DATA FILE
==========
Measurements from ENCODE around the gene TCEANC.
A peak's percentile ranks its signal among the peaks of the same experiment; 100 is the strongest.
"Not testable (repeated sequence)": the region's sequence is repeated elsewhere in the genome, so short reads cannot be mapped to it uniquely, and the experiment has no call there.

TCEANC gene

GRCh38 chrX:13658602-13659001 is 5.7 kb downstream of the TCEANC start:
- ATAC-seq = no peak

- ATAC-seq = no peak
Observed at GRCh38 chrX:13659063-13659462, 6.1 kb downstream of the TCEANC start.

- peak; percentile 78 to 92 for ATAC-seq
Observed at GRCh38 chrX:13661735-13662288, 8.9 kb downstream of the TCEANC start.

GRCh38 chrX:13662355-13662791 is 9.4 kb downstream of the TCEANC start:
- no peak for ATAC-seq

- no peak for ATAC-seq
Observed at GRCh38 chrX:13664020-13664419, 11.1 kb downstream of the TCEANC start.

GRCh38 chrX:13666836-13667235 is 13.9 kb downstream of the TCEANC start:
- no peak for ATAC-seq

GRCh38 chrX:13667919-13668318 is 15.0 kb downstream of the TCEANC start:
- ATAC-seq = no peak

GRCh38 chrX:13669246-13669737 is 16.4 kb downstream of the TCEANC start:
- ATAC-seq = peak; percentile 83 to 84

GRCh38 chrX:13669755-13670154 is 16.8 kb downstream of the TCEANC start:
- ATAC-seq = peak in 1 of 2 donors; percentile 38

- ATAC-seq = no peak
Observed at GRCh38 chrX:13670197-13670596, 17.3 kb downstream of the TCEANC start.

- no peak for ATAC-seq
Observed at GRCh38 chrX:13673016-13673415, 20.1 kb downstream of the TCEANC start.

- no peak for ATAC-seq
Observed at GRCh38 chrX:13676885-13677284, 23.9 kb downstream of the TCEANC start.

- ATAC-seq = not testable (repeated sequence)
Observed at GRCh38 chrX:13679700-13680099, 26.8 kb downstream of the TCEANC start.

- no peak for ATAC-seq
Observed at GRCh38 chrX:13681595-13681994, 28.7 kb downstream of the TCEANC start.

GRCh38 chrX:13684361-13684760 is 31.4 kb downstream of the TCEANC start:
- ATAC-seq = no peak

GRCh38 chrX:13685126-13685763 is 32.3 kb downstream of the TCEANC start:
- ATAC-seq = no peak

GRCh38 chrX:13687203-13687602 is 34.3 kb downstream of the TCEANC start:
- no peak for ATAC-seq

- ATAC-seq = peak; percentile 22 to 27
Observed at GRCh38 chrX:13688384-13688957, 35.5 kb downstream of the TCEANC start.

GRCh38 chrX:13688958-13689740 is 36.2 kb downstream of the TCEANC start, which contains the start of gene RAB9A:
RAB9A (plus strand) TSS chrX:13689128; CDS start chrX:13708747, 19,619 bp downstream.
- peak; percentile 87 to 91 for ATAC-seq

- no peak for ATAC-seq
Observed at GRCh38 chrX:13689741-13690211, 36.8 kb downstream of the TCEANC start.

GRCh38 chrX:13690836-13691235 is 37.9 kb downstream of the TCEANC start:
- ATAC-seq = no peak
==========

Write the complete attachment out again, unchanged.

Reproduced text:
Measurements from ENCODE around the gene TCEANC.
A peak's percentile ranks its signal among the peaks of the same experiment; 100 is the strongest.
"Not testable (repeated sequence)": the region's sequence is repeated elsewhere in the genome, so short reads cannot be mapped to it uniquely, and the experiment has no call there.

TCEANC gene

GRCh38 chrX:13658602-13659001 is 5.7 kb downstream of the TCEANC start:
- ATAC-seq = no peak

- ATAC-seq = no peak
Observed at GRCh38 chrX:13659063-13659462, 6.1 kb downstream of the TCEANC start.

- peak; percentile 78 to 92 for ATAC-seq
Observed at GRCh38 chrX:13661735-13662288, 8.9 kb downstream of the TCEANC start.

GRCh38 chrX:13662355-13662791 is 9.4 kb downstream of the TCEANC start:
- no peak for ATAC-seq

- no peak for ATAC-seq
Observed at GRCh38 chrX:13664020-13664419, 11.1 kb downstream of the TCEANC start.

GRCh38 chrX:13666836-13667235 is 13.9 kb downstream of the TCEANC start:
- no peak for ATAC-seq

GRCh38 chrX:13667919-13668318 is 15.0 kb downstream of the TCEANC start:
- ATAC-seq = no peak

GRCh38 chrX:13669246-13669737 is 16.4 kb downstream of the TCEANC start:
- ATAC-seq = peak; percentile 83 to 84

GRCh38 chrX:13669755-13670154 is 16.8 kb downstream of the TCEANC start:
- ATAC-seq = peak in 1 of 2 donors; percentile 38

- ATAC-seq = no peak
Observed at GRCh38 chrX:13670197-13670596, 17.3 kb downstream of the TCEANC start.

- no peak for ATAC-seq
Observed at GRCh38 chrX:13673016-13673415, 20.1 kb downstream of the TCEANC start.

- no peak for ATAC-seq
Observed at GRCh38 chrX:13676885-13677284, 23.9 kb downstream of the TCEANC start.

- ATAC-seq = not testable (repeated sequence)
Observed at GRCh38 chrX:13679700-13680099, 26.8 kb downstream of the TCEANC start.

- no peak for ATAC-seq
Observed at GRCh38 chrX:13681595-13681994, 28.7 kb downstream of the TCEANC start.

GRCh38 chrX:13684361-13684760 is 31.4 kb downstream of the TCEANC start:
- ATAC-seq = no peak

GRCh38 chrX:13685126-13685763 is 32.3 kb downstream of the TCEANC start:
- ATAC-seq = no peak

GRCh38 chrX:13687203-13687602 is 34.3 kb downstream of the TCEANC start:
- no peak for ATAC-seq

- ATAC-seq = peak; percentile 22 to 27
Observed at GRCh38 chrX:13688384-13688957, 35.5 kb downstream of the TCEANC start.

GRCh38 chrX:13688958-13689740 is 36.2 kb downstream of the TCEANC start, which contains the start of gene RAB9A:
RAB9A (plus strand) TSS chrX:13689128; CDS start chrX:13708747, 19,619 bp downstream.
- peak; percentile 87 to 91 for ATAC-seq

- no peak for ATAC-seq
Observed at GRCh38 chrX:13689741-13690211, 36.8 kb downstream of the TCEANC start.

GRCh38 chrX:13690836-13691235 is 37.9 kb downstream of the TCEANC start:
- ATAC-seq = no peak